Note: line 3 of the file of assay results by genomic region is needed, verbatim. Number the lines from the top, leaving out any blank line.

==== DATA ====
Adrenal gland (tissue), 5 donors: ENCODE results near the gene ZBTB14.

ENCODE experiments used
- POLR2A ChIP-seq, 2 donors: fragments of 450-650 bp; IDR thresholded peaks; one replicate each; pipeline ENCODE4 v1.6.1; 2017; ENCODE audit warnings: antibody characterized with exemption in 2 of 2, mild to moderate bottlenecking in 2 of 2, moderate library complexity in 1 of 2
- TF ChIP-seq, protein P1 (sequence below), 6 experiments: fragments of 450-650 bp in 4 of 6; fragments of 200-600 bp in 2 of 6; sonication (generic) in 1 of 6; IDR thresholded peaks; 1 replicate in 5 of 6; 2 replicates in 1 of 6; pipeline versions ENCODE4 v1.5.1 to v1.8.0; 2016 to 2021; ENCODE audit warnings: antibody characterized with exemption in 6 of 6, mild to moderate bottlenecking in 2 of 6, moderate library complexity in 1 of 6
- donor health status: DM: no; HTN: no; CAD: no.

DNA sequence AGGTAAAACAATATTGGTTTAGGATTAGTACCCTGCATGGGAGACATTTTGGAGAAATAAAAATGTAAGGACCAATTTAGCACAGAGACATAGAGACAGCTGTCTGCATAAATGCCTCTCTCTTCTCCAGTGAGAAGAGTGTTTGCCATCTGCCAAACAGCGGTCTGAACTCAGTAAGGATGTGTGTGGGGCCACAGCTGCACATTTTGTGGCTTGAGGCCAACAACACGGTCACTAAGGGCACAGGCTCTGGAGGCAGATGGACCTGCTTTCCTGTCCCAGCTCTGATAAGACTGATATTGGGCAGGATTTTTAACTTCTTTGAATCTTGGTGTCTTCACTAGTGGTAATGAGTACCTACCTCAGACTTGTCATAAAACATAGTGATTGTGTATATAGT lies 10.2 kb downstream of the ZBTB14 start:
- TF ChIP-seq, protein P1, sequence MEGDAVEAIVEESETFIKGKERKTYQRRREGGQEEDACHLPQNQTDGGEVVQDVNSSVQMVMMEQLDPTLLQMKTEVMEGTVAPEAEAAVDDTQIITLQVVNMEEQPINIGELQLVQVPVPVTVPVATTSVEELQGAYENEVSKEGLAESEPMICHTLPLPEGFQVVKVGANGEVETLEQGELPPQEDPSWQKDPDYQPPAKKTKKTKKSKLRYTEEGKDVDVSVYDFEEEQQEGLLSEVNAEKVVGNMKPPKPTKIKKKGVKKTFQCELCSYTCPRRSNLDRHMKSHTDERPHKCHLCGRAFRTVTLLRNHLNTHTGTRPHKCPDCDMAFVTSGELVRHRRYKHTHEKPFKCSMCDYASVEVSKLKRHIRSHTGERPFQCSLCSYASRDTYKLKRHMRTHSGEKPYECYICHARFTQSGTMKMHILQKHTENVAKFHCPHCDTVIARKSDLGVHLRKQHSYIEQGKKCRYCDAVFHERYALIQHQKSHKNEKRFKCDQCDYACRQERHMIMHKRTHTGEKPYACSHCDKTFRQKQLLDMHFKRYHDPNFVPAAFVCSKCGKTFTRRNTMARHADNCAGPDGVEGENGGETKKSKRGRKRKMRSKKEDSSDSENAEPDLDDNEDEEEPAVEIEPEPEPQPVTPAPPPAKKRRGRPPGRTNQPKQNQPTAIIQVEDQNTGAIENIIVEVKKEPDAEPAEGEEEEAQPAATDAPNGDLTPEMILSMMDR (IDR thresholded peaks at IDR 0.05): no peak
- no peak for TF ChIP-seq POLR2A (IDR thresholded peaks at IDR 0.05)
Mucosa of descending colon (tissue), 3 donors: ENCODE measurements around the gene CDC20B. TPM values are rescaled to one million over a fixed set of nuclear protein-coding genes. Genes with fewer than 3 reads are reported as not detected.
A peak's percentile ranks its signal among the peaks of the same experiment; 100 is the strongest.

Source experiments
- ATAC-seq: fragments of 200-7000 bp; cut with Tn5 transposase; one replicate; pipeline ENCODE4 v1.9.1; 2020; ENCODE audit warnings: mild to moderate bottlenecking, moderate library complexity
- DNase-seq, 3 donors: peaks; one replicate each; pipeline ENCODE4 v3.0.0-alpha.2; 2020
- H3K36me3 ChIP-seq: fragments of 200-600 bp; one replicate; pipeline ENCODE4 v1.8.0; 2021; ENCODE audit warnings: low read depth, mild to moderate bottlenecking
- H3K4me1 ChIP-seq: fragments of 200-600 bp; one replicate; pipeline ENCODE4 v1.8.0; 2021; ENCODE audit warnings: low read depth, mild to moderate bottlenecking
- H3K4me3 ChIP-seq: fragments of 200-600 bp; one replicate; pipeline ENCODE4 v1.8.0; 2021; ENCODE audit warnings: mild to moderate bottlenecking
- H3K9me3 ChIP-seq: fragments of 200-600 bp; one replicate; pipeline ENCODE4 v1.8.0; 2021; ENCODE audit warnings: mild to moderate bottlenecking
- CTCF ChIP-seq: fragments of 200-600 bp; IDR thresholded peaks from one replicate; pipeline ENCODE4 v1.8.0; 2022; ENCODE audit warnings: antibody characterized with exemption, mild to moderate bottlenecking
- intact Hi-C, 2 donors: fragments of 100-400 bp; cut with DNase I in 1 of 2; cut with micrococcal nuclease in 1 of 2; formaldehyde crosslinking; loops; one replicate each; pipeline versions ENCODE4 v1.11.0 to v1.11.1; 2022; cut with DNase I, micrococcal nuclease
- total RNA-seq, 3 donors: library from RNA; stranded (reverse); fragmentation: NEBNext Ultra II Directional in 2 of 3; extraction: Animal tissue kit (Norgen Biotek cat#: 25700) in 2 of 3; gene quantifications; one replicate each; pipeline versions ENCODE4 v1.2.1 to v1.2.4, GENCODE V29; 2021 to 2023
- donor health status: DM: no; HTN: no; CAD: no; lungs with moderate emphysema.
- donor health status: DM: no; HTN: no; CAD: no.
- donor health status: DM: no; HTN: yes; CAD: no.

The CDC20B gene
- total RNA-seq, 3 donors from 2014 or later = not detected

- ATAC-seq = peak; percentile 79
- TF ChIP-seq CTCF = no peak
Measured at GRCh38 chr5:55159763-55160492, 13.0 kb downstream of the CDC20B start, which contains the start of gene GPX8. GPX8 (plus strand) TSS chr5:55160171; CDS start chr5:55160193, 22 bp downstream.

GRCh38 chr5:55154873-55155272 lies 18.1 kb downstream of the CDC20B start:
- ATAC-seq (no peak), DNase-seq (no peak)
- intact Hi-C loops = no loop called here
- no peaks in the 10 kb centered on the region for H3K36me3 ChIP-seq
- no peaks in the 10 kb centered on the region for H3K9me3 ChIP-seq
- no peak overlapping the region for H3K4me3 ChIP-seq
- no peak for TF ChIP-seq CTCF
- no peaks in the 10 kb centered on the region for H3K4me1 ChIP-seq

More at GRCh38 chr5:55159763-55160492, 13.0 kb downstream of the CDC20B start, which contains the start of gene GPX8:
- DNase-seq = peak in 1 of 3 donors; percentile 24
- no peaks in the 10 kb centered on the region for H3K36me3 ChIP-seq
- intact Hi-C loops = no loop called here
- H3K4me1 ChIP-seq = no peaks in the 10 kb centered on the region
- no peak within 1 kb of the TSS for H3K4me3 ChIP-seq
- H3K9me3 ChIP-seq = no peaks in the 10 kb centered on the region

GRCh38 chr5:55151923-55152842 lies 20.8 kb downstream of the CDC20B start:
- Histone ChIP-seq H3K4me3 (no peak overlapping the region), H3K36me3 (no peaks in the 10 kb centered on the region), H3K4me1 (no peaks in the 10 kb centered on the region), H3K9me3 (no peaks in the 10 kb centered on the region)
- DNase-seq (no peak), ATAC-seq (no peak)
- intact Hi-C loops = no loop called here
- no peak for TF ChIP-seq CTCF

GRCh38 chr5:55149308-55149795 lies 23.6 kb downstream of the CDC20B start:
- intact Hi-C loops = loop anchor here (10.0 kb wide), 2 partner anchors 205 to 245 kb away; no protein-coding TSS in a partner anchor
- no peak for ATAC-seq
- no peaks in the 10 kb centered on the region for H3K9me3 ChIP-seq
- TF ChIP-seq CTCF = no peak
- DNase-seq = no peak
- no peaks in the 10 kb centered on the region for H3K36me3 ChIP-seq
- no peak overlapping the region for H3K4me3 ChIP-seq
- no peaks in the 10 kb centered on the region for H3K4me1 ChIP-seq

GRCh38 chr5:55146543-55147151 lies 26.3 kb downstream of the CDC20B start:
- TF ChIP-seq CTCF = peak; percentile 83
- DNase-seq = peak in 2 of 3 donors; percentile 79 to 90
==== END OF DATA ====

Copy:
- POLR2A ChIP-seq, 2 donors: fragments of 450-650 bp; IDR thresholded peaks; one replicate each; pipeline ENCODE4 v1.6.1; 2017; ENCODE audit warnings: antibody characterized with exemption in 2 of 2, mild to moderate bottlenecking in 2 of 2, moderate library complexity in 1 of 2